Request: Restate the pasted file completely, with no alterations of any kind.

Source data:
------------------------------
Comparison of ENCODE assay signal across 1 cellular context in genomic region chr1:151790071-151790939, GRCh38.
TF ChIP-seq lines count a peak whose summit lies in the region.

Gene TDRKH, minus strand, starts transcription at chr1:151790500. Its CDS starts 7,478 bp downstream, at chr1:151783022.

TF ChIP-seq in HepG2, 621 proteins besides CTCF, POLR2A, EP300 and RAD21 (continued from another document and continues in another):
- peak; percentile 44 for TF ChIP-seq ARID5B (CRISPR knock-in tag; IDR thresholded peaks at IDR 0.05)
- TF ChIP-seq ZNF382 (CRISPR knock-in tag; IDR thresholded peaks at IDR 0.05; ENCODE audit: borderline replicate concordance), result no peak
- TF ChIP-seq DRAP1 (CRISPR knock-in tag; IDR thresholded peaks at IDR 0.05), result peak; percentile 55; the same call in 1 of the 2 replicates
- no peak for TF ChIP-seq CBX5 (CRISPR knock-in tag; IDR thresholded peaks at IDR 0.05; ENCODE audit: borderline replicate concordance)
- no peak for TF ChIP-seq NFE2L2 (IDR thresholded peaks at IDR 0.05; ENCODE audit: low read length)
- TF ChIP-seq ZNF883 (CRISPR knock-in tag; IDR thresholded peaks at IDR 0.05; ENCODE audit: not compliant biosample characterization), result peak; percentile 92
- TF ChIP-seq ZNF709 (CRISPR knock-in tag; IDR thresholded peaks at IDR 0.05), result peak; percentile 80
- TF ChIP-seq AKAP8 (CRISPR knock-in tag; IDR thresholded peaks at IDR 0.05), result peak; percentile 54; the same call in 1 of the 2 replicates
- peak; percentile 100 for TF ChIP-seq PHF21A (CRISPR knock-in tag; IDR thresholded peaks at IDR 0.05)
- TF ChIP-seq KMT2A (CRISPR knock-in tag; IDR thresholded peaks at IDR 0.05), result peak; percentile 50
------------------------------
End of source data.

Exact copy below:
Comparison of ENCODE assay signal across 1 cellular context in genomic region chr1:151790071-151790939, GRCh38.
TF ChIP-seq lines count a peak whose summit lies in the region.

Gene TDRKH, minus strand, starts transcription at chr1:151790500. Its CDS starts 7,478 bp downstream, at chr1:151783022.

TF ChIP-seq in HepG2, 621 proteins besides CTCF, POLR2A, EP300 and RAD21 (continued from another document and continues in another):
- peak; percentile 44 for TF ChIP-seq ARID5B (CRISPR knock-in tag; IDR thresholded peaks at IDR 0.05)
- TF ChIP-seq ZNF382 (CRISPR knock-in tag; IDR thresholded peaks at IDR 0.05; ENCODE audit: borderline replicate concordance), result no peak
- TF ChIP-seq DRAP1 (CRISPR knock-in tag; IDR thresholded peaks at IDR 0.05), result peak; percentile 55; the same call in 1 of the 2 replicates
- no peak for TF ChIP-seq CBX5 (CRISPR knock-in tag; IDR thresholded peaks at IDR 0.05; ENCODE audit: borderline replicate concordance)
- no peak for TF ChIP-seq NFE2L2 (IDR thresholded peaks at IDR 0.05; ENCODE audit: low read length)
- TF ChIP-seq ZNF883 (CRISPR knock-in tag; IDR thresholded peaks at IDR 0.05; ENCODE audit: not compliant biosample characterization), result peak; percentile 92
- TF ChIP-seq ZNF709 (CRISPR knock-in tag; IDR thresholded peaks at IDR 0.05), result peak; percentile 80
- TF ChIP-seq AKAP8 (CRISPR knock-in tag; IDR thresholded peaks at IDR 0.05), result peak; percentile 54; the same call in 1 of the 2 replicates
- peak; percentile 100 for TF ChIP-seq PHF21A (CRISPR knock-in tag; IDR thresholded peaks at IDR 0.05)
- TF ChIP-seq KMT2A (CRISPR knock-in tag; IDR thresholded peaks at IDR 0.05), result peak; percentile 50